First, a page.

$ ansible-cmdb -f /path/to/facts/dir > overview.html

Please note that the `--fact-cache` option will apply to *all* fact directories
you specify. This means you can't mix fact-cache fact directories and normal
`setup` fact directories. Also, if you wish to manually extend facts (see the
`Extending` chapter), you must omit the `ansible_facts` key and put items in
the root of the JSON.

### Columns

Some templates, such as txt_table and html_fancy, support columns. If a
template supports columns, you can use the `--columns` / `-c` command line
option to specify which columns to show.

The `--columns` takes a comma-separated list of columns (no spaces!) which
should be shown. The columns must be specified by their `id` field. For
information on what `id` fields are supported by a template, take a look in the
template. Usually it's the column title, but in lowercase and with spaces
replaced by underscores.

For example:

$ ansible-cmdb -t txt_table --columns name,os,ip,mem,cpus facts/
Name OS IP Mem CPUs
---------------------- ------------- ------------- --- -
jib.electricmonk.nl Linuxmint 17 192.168.0.3 16g 1
app.uat.local Debian 6.0.10 192.168.57.1 1g 1
eek.electricmonk.nl Ubuntu 14.04 192.168.0.10 3g 1
db01.prod.local Debian 6.0.10 192.168.58.1 0g 1
debian.dev.local Debian 6.0.10 192.168.56.2 1g 1
db02.prod.local Debian 6.0.10 192.168.58.2 0g 1
centos.dev.local CentOS 6.6 192.168.56.8 1g 1
win.dev.local Windows 2012 10.0.0.3 4g 0
host5.example.com Debian 6.0.10 192.168.57.1 1g 1
db03.prod.local Debian 6.0.10 192.168.58.3 0g 1
zoltar.electricmonk.nl Ubuntu 14.04 194.187.79.11 4g 2

### Extending

You can specify multiple directories that need to be scanned for facts. This
lets you override, extend and fill in missing information on hosts. You can
also use this to create completely new hosts or to add custom facts to your
hosts.

Extended facts are basically the same as normal Ansible fact files. When you
specify multiple fact directories, Ansible-cmdb scans all of the in order and
overlays the facts.

Note that the host *must still* be present in your hosts file, or it will not
generate anything.

If you're using the `--fact-cache` option, you must omit the `ansible_facts`
key and put items in the root of the JSON. This also means that you can only
extend native ansible facts and not information read from the `hosts` file by
ansible-cmdb.


#### Override / fill in facts

Sometimes Ansible doesn't properly gather certain facts for hosts. For
instance, OpenBSD facts don't include the `userspace_architecture` fact. You
can add it manually to a host.

Create a directory for your extended facts:

$ mkdir out_extend

Create a file in it for a host. The file must be named the same as it appears
in your `hosts` file:

$ vi out_extend/openbsd.dev.local
{
"ansible_facts": {
"ansible_userspace_architecture": "x86_64"
}
}

Specify both directories when generating the output:

./ansible-cmdb out/ out_extend/ > overview.html

Your OpenBSD host will now include the 'Userspace Architecture' fact.


#### Manual hosts

For example, lets say you have 100 linux machines, but only one windows machine.
It's not worth setting up ansible on that one windows machine, but you still
want it to appear in your overview...

Create a directory for you custom facts:

$ mkdir out_manual

Create a file in it for your windows host:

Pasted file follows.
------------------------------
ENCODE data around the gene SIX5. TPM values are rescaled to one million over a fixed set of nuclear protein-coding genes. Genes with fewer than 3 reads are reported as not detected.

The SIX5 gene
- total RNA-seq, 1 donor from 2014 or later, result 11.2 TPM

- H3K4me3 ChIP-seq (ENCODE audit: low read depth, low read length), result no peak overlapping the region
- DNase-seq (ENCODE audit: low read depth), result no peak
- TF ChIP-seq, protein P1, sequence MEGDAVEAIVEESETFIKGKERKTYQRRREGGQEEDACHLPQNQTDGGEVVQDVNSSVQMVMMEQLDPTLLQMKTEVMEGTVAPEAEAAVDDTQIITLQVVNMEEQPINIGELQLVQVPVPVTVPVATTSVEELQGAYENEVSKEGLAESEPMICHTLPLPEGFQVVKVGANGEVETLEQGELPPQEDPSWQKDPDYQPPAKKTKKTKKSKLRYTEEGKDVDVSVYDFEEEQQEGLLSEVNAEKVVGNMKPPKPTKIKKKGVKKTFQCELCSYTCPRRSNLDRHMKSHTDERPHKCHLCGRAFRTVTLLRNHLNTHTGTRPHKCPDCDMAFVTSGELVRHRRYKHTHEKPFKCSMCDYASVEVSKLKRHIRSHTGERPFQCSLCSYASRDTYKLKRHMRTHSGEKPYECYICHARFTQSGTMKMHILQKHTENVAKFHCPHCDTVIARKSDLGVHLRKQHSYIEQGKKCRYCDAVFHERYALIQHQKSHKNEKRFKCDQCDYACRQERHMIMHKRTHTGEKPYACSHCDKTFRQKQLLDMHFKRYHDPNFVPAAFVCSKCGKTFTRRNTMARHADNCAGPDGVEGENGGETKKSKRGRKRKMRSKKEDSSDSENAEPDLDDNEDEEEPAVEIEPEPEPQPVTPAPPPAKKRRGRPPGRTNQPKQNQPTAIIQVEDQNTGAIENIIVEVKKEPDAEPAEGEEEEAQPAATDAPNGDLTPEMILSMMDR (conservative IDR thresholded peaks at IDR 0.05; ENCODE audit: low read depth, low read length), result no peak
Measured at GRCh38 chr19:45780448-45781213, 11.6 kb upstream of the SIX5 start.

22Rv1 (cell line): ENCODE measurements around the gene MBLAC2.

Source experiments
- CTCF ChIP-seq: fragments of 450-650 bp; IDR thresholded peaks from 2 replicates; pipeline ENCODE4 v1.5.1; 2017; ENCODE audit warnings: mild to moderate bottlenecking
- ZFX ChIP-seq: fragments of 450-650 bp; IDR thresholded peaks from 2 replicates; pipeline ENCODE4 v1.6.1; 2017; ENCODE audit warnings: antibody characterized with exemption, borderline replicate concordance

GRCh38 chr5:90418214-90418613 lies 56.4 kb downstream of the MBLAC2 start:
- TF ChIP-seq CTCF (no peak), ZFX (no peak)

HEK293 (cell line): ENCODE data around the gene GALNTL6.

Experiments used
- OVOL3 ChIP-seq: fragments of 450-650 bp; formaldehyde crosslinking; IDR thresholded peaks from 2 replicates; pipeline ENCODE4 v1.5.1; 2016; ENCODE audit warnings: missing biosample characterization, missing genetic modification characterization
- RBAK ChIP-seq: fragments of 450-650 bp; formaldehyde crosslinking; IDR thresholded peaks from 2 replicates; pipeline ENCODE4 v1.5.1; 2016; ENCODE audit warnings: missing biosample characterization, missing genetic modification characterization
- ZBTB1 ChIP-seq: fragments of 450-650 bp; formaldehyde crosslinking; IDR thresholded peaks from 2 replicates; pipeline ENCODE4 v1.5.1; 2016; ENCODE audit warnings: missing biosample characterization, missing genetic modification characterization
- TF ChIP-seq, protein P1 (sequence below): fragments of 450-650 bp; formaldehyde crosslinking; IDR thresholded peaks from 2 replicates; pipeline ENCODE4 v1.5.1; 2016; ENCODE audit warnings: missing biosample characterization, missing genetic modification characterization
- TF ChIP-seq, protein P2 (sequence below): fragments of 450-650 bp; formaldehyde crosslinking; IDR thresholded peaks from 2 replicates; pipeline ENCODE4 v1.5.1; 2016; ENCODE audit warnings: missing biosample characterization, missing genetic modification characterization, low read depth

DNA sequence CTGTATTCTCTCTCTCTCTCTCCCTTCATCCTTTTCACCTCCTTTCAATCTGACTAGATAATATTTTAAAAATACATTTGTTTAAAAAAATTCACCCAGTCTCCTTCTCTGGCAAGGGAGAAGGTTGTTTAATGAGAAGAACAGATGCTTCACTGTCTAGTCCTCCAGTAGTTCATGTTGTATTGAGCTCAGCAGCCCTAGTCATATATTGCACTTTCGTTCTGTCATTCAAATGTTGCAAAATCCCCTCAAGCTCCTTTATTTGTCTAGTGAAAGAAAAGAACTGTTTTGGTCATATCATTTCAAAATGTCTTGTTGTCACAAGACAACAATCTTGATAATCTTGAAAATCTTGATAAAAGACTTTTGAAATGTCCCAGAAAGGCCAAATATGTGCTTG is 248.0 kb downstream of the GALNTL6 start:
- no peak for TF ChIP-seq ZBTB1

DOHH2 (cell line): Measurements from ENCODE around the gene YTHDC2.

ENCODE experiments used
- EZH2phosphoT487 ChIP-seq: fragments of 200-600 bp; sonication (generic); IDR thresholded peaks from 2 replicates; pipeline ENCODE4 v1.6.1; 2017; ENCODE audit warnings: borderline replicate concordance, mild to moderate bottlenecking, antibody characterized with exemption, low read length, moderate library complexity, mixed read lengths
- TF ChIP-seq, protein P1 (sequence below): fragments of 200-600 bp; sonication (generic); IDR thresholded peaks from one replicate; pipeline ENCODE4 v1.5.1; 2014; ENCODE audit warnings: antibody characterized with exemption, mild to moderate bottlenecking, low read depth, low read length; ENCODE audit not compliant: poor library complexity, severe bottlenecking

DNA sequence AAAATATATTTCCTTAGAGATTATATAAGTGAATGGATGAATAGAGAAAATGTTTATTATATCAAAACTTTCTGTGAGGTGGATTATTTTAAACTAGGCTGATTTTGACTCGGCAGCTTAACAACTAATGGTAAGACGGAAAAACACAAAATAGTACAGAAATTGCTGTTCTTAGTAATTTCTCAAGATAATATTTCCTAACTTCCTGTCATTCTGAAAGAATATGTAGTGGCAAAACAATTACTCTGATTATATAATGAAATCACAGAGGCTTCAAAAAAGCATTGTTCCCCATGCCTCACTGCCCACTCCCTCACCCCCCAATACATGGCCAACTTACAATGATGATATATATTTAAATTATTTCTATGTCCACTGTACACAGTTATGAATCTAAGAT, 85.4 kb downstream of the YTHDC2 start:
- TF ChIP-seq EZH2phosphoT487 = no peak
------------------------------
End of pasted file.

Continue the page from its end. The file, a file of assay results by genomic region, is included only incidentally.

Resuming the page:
$ vi out_manual/win.dev.local
{
"groups": [
],
"ansible_facts": {
"ansible_all_ipv4_addresses": [
"10.10.0.2",
"191.37.104.122"
],
"ansible_default_ipv4": {
"address": "191.37.104.122"
},
"ansible_devices": {
},
"ansible_distribution": "Windows",
"ansible_distribution_major_version": "2008",
"ansible_distribution_release": "",
"ansible_distribution_version": "2008",
"ansible_domain": "win.dev.local",
"ansible_fips": false,
"ansible_form_factor": "VPS",
"ansible_fqdn": "win.dev.local",
"ansible_hostname": "win",
"ansible_machine": "x86_64",
"ansible_nodename": "win.dev.local",
"ansible_userspace_architecture": "x86_64",
"ansible_userspace_bits": "64",
"ansible_virtualization_role": "guest",
"ansible_virtualization_type": "xen",
"module_setup": true
},
"changed": false
}

Now you can create the overview including the windows host by specifying two
fact directories:

./ansible-cmdb out/ out_manual/ > overview.html


#### Custom facts

You can add custom facts (not to be confused with 'custom variables') to you
hosts. These facts will be displayed in the `html_fancy` template by default
under the 'Custom facts' header.

Let's say you want to add information about installed software to your facts.

Create a directory for you custom facts:

$ mkdir out_custom

Create a file in it for the host where you want to add the custom facts:

$ vi custfact.test.local
{
"custom_facts": {
"software": {
"apache": {
"version": "2.4",
"install_src": "backport_deb"
},
"mysql-server": {
"version": "5.5",
"install_src": "manual_compile"
},
"redis": {
"version": "3.0.7",
"install_src": "manual_compile"
}
}
}
}

For this to work the facts **must** be listed under the **custom_facts** key.

Generate the overview:

./ansible-cmdb out/ out_custom/ > overview.html

The software items will be listed under the "*Custom facts*" heading.


Infrequently Asked Questions
----------------------------

### Solaris machines have no disk information

Ansible currently does not include disk size information for Solaris hosts. As
such, we can't include it in the output of Ansible-cmdb. See issue #24 for more
information.


Contributing and Development
----------------------------

See the [Development documentation](DEVELOPMENT.md) for information on contributing and
development.

Licensing and credits
---------------------

Ansible-cmdb is licensed under the GPLv3:

This program is free software: you can redistribute it and/or modify
it under the terms of the GNU General Public License as published by
the Free Software Foundation, either version 3 of the License, or
(at your option) any later version.

This program is distributed in the hope that it will be useful,
but WITHOUT ANY WARRANTY; without even the implied warranty of
MERCHANTABILITY or FITNESS FOR A PARTICULAR PURPOSE. See the
GNU General Public License for more details.

You should have received a copy of the GNU General Public License
along with this program. If not, see <http: www.gnu.org="" licenses=""/>.

For the full license, see the LICENSE file.

Ansible-cmdb started as a short Python script, which I blogged about here:

http://www.electricmonk.nl/log/2015/01/21/host-inventory-overview-using-ansibles-facts/

Cris van Pelt then took that and expanded it into a HTML page. Eventually I
forked it to Github and made it public, adding features. Many people
collaborated to make Ansible-cmdb into what it is today. For a full list, see
the annotations in the CHANGELOG.
Release History

Release History

1.19

This version

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1.18

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File Name & Checksum SHA256 Checksum Help Version File Type Upload Date
ansible_cmdb-1.19-py2.py3-none-any.whl (184.2 kB) Copy SHA256 Checksum SHA256 2.7 Wheel Jan 8, 2017